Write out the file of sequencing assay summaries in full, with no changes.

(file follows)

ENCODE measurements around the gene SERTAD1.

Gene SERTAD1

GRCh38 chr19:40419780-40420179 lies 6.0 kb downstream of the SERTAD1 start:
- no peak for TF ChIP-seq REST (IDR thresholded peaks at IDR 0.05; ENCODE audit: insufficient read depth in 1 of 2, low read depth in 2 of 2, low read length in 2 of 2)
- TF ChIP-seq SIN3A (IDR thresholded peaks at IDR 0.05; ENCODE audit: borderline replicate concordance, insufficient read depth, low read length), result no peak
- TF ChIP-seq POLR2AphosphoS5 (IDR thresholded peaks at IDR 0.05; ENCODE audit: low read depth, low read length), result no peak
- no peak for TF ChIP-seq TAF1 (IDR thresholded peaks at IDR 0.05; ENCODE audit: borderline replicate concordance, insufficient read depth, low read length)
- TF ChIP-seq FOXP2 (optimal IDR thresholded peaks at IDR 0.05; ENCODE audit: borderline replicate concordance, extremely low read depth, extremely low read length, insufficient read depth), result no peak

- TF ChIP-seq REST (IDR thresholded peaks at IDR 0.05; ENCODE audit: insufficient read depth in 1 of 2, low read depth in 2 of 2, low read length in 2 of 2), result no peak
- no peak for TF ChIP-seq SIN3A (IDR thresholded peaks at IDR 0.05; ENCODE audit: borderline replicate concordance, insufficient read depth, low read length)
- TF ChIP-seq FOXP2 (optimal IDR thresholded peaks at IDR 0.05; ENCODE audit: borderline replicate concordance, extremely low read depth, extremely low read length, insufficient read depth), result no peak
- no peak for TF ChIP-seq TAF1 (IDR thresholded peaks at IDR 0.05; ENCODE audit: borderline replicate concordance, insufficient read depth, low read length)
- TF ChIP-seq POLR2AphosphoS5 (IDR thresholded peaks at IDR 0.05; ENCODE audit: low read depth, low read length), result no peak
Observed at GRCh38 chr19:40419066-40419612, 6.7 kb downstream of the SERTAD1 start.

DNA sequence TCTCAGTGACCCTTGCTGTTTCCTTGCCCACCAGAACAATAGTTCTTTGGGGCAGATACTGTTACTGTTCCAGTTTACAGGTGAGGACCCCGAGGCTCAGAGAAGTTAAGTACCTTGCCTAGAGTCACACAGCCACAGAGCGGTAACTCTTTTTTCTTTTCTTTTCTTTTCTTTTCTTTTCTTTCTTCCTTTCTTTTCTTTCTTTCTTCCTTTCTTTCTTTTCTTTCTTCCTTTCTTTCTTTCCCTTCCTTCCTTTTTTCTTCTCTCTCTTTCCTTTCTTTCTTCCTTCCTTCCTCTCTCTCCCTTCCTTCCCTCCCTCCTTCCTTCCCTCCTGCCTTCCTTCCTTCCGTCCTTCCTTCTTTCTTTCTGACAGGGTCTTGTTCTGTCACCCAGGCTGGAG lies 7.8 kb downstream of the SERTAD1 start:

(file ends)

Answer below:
ENCODE measurements around the gene SERTAD1.

Gene SERTAD1

GRCh38 chr19:40419780-40420179 lies 6.0 kb downstream of the SERTAD1 start:
- no peak for TF ChIP-seq REST (IDR thresholded peaks at IDR 0.05; ENCODE audit: insufficient read depth in 1 of 2, low read depth in 2 of 2, low read length in 2 of 2)
- TF ChIP-seq SIN3A (IDR thresholded peaks at IDR 0.05; ENCODE audit: borderline replicate concordance, insufficient read depth, low read length), result no peak
- TF ChIP-seq POLR2AphosphoS5 (IDR thresholded peaks at IDR 0.05; ENCODE audit: low read depth, low read length), result no peak
- no peak for TF ChIP-seq TAF1 (IDR thresholded peaks at IDR 0.05; ENCODE audit: borderline replicate concordance, insufficient read depth, low read length)
- TF ChIP-seq FOXP2 (optimal IDR thresholded peaks at IDR 0.05; ENCODE audit: borderline replicate concordance, extremely low read depth, extremely low read length, insufficient read depth), result no peak

- TF ChIP-seq REST (IDR thresholded peaks at IDR 0.05; ENCODE audit: insufficient read depth in 1 of 2, low read depth in 2 of 2, low read length in 2 of 2), result no peak
- no peak for TF ChIP-seq SIN3A (IDR thresholded peaks at IDR 0.05; ENCODE audit: borderline replicate concordance, insufficient read depth, low read length)
- TF ChIP-seq FOXP2 (optimal IDR thresholded peaks at IDR 0.05; ENCODE audit: borderline replicate concordance, extremely low read depth, extremely low read length, insufficient read depth), result no peak
- no peak for TF ChIP-seq TAF1 (IDR thresholded peaks at IDR 0.05; ENCODE audit: borderline replicate concordance, insufficient read depth, low read length)
- TF ChIP-seq POLR2AphosphoS5 (IDR thresholded peaks at IDR 0.05; ENCODE audit: low read depth, low read length), result no peak
Observed at GRCh38 chr19:40419066-40419612, 6.7 kb downstream of the SERTAD1 start.

DNA sequence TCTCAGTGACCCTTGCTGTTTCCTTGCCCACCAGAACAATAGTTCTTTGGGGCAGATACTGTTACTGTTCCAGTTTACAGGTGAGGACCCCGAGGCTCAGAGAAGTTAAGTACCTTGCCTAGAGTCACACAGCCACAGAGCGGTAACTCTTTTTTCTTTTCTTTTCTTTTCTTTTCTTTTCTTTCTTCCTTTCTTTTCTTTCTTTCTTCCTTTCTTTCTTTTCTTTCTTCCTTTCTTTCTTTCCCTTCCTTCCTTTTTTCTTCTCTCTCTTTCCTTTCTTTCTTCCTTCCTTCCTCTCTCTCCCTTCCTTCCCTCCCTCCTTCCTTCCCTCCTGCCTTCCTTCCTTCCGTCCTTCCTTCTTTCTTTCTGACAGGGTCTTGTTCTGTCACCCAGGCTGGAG lies 7.8 kb downstream of the SERTAD1 start: